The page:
However, #Octabber is about much more than just a statement from informed adult consumers who want to be left alone in peace without harassment to enjoy a legal product of choice. We resent the waste of tax payers cash on such silly gimmicks which do not have the effect the professional healthists brag about. Thousands/millions (insert outrageous stat for effect) of smokers do not quit during the month and you only have to check out the #Stoptober hash tag to see that it’s mostly health professionals, local authorities, alleged charities, and other tax funded, Big Pharma and corporate funded organisations that are getting excited about it. After all, their jobs depend on coming up with such propaganda and they are as dependant upon smokers for their living as the tobacco companies.
Despite the ever increasing hate campaign, marginalisation and stigmatisation of smokers, calls to ban them from outdoor public places, that they have every right to use, moves to remove yet more private property rights with car bans and home bans on the horizon, it seems we are still increasing in numbers with new figures that show one in five people still smoke …
We are and remain totally against any bullying, coercion, community campaign, ban, junk science “study”, or untrue propaganda , such as smokers cost everyone else more money. – we don’t – which is aimed at making us quit through forced marginalisaton.
My problem with all these campaigns is that none of us really knows enough about the people behind the organisations promoting them. Certainly, we know names and see the leading personalities from ASH, to name one, on television, however, it would be helpful to know more about their worldview, their career progression and what the end game of anti-smoking and anti-alcohol movements actually is.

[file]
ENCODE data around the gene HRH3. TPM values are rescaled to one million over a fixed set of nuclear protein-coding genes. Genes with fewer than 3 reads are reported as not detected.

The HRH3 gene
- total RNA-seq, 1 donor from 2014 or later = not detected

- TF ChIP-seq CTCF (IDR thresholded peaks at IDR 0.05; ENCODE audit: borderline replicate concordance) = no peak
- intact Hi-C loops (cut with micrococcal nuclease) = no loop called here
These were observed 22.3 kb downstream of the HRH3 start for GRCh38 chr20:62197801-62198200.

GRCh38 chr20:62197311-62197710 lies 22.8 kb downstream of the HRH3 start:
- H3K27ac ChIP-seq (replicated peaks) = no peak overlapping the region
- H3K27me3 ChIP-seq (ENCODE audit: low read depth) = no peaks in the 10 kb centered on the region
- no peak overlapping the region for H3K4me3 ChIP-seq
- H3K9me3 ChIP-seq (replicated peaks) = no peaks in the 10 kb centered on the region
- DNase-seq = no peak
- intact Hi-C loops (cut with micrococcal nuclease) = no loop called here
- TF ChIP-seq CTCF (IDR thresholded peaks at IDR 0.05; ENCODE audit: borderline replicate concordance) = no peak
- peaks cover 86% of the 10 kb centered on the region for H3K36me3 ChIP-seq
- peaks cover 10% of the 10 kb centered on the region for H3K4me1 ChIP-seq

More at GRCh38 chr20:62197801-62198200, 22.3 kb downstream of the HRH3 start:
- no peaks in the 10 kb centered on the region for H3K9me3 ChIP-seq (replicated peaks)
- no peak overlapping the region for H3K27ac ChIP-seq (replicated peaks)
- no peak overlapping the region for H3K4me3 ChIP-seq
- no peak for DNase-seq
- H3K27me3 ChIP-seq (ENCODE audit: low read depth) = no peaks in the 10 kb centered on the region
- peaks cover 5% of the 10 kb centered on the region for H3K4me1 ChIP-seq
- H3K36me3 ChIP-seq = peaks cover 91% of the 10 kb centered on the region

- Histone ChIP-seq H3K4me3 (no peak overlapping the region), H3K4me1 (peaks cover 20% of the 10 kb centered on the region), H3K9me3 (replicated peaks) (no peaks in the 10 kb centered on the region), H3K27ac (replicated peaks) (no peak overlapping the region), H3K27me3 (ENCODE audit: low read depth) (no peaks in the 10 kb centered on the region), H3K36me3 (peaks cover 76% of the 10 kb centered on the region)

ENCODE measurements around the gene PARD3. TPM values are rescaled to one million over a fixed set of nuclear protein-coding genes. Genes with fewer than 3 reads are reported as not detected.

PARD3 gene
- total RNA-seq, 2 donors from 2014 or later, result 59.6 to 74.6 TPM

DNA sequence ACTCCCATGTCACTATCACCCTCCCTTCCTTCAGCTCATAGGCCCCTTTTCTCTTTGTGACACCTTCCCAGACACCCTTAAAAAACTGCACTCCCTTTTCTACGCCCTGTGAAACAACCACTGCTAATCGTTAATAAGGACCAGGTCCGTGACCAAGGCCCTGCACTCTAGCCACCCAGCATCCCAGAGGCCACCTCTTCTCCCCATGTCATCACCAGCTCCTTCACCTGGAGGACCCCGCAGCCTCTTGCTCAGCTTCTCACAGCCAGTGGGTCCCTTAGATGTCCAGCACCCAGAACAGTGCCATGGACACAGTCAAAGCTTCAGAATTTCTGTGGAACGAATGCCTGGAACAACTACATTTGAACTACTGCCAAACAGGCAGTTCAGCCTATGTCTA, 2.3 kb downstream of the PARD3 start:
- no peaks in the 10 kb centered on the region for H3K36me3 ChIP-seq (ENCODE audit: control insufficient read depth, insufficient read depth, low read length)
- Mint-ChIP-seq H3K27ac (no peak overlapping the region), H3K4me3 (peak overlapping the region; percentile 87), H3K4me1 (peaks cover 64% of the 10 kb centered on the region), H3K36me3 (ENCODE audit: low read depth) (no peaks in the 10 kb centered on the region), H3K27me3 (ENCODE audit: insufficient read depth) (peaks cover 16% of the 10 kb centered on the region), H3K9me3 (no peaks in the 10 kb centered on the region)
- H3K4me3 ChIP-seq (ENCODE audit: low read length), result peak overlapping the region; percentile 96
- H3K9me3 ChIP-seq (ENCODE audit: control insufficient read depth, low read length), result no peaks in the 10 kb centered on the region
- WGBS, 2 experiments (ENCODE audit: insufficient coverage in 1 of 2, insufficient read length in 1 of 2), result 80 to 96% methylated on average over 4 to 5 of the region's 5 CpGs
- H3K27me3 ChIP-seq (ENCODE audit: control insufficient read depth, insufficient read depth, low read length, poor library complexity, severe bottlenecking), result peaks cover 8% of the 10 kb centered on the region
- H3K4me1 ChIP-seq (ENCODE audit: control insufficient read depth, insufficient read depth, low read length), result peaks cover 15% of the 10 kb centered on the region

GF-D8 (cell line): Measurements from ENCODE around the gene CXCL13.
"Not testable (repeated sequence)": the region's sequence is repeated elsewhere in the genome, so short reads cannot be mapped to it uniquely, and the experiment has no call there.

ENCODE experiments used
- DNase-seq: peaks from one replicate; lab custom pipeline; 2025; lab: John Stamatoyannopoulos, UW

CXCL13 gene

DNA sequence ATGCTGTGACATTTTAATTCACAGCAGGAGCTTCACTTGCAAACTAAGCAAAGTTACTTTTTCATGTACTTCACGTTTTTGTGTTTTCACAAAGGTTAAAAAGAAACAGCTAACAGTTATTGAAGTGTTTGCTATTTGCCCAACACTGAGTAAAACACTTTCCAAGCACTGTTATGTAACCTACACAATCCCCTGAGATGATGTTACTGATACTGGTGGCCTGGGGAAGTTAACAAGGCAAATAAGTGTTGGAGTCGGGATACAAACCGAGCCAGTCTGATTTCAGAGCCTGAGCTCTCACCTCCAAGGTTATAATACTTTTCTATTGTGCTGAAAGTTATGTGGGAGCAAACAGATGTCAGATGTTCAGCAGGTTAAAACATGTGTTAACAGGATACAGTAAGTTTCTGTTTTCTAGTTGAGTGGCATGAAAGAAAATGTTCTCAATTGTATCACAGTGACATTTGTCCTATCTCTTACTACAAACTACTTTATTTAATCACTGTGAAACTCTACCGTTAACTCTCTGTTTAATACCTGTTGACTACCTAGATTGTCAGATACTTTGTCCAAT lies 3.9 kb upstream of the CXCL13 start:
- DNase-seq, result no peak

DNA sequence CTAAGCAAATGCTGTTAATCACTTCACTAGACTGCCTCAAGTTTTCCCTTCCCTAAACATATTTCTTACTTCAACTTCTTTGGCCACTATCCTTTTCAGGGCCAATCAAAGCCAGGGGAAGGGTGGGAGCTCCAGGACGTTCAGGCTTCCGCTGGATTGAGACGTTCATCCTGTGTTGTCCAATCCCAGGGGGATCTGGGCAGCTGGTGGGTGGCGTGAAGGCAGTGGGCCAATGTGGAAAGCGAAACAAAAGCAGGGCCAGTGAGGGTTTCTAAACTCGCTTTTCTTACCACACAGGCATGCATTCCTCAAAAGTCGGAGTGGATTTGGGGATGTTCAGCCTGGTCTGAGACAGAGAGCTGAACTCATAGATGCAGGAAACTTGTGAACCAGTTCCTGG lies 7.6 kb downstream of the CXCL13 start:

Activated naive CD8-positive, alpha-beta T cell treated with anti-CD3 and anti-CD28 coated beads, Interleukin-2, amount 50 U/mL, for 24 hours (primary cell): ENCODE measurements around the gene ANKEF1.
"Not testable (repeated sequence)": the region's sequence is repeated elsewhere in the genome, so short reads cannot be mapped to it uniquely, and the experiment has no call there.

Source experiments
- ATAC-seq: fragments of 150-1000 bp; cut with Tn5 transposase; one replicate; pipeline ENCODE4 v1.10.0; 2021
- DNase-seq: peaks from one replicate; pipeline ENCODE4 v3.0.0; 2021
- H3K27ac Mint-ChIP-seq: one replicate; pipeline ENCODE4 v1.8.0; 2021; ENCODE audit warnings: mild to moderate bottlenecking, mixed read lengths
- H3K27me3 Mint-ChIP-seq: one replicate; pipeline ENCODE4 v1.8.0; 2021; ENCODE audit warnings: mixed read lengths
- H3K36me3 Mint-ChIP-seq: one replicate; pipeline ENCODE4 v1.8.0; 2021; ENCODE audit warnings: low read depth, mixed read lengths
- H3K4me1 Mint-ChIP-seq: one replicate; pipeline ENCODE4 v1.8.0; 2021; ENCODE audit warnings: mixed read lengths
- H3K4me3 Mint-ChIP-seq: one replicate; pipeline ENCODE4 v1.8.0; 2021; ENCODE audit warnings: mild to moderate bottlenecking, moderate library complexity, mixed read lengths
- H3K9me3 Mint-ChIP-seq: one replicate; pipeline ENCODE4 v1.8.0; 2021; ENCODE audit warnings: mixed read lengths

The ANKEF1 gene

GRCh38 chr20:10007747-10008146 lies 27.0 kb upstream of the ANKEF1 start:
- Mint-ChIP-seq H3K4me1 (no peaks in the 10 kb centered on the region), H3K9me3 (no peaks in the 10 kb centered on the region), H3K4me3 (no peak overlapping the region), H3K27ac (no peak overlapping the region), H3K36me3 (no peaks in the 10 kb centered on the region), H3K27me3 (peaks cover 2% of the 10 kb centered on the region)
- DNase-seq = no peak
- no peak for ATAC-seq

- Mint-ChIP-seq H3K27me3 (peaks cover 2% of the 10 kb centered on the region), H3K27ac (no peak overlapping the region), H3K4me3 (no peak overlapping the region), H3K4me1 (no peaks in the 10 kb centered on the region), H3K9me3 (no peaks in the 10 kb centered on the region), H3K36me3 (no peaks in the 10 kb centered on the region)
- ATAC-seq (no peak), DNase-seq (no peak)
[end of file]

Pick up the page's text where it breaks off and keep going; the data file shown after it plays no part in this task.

Churchgoers who think such public health campaigns are a better organised renaissance of temperance and clean living might be disappointed to find that, in time, they could progress to a push for legalisation of illicit, dangerous drugs.
Professor David Nutt is one such campaigner who is at least open about his intentions. He was an advisor in the preceding Labour government to the Ministry of Defence, Department of Health and the Home Office until his editorial ‘Equasy’ which appeared in the Journal of Psychopharmacology:
In February 2009 he was criticised by Home Secretary Jacqui Smith for stating in the paper that the drug ecstasy was statistically no more dangerous than an addiction to horse-riding. Speaking to the Daily Telegraph, Nutt said that the point was “to get people to understand that drug harm can be equal to harms in other parts of life”. Jacqui Smith claimed to be “surprised and profoundly disappointed” by the remarks, and added: “I’m sure most people would simply not accept the link that he makes up in his article between horse riding and illegal drug taking”. She also insisted that he apologise for his comments, and asked him to apologise also to ‘the families of the victims of ecstasy’.